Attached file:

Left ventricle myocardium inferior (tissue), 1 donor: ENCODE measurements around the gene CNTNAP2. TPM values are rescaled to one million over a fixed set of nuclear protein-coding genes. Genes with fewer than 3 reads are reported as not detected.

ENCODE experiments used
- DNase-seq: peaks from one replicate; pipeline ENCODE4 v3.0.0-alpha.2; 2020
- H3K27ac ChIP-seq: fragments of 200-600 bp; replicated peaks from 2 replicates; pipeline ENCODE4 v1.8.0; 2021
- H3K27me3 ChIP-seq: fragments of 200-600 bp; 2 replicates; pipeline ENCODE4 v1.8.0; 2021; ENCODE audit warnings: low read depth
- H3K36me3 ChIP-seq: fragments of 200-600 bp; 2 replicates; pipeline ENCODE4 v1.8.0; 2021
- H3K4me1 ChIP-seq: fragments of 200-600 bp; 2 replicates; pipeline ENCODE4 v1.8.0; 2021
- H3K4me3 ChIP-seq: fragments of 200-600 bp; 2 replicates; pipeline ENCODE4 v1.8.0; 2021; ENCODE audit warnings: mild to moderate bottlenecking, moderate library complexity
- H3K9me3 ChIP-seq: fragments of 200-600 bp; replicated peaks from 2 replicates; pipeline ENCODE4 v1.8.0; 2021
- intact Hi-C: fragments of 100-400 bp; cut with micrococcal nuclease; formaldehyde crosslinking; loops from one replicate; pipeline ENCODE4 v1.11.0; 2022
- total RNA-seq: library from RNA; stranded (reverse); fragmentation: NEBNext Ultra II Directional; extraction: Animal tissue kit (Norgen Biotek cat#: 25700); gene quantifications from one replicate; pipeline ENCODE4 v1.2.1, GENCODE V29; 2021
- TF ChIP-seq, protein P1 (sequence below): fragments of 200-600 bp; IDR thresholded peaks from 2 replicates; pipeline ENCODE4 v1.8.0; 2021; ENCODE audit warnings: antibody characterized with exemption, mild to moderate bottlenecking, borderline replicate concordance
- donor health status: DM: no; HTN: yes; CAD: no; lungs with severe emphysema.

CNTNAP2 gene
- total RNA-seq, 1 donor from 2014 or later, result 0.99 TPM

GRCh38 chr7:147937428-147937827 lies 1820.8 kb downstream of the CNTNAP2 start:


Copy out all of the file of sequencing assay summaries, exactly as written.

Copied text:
Left ventricle myocardium inferior (tissue), 1 donor: ENCODE measurements around the gene CNTNAP2. TPM values are rescaled to one million over a fixed set of nuclear protein-coding genes. Genes with fewer than 3 reads are reported as not detected.

ENCODE experiments used
- DNase-seq: peaks from one replicate; pipeline ENCODE4 v3.0.0-alpha.2; 2020
- H3K27ac ChIP-seq: fragments of 200-600 bp; replicated peaks from 2 replicates; pipeline ENCODE4 v1.8.0; 2021
- H3K27me3 ChIP-seq: fragments of 200-600 bp; 2 replicates; pipeline ENCODE4 v1.8.0; 2021; ENCODE audit warnings: low read depth
- H3K36me3 ChIP-seq: fragments of 200-600 bp; 2 replicates; pipeline ENCODE4 v1.8.0; 2021
- H3K4me1 ChIP-seq: fragments of 200-600 bp; 2 replicates; pipeline ENCODE4 v1.8.0; 2021
- H3K4me3 ChIP-seq: fragments of 200-600 bp; 2 replicates; pipeline ENCODE4 v1.8.0; 2021; ENCODE audit warnings: mild to moderate bottlenecking, moderate library complexity
- H3K9me3 ChIP-seq: fragments of 200-600 bp; replicated peaks from 2 replicates; pipeline ENCODE4 v1.8.0; 2021
- intact Hi-C: fragments of 100-400 bp; cut with micrococcal nuclease; formaldehyde crosslinking; loops from one replicate; pipeline ENCODE4 v1.11.0; 2022
- total RNA-seq: library from RNA; stranded (reverse); fragmentation: NEBNext Ultra II Directional; extraction: Animal tissue kit (Norgen Biotek cat#: 25700); gene quantifications from one replicate; pipeline ENCODE4 v1.2.1, GENCODE V29; 2021
- TF ChIP-seq, protein P1 (sequence below): fragments of 200-600 bp; IDR thresholded peaks from 2 replicates; pipeline ENCODE4 v1.8.0; 2021; ENCODE audit warnings: antibody characterized with exemption, mild to moderate bottlenecking, borderline replicate concordance
- donor health status: DM: no; HTN: yes; CAD: no; lungs with severe emphysema.

CNTNAP2 gene
- total RNA-seq, 1 donor from 2014 or later, result 0.99 TPM

GRCh38 chr7:147937428-147937827 lies 1820.8 kb downstream of the CNTNAP2 start: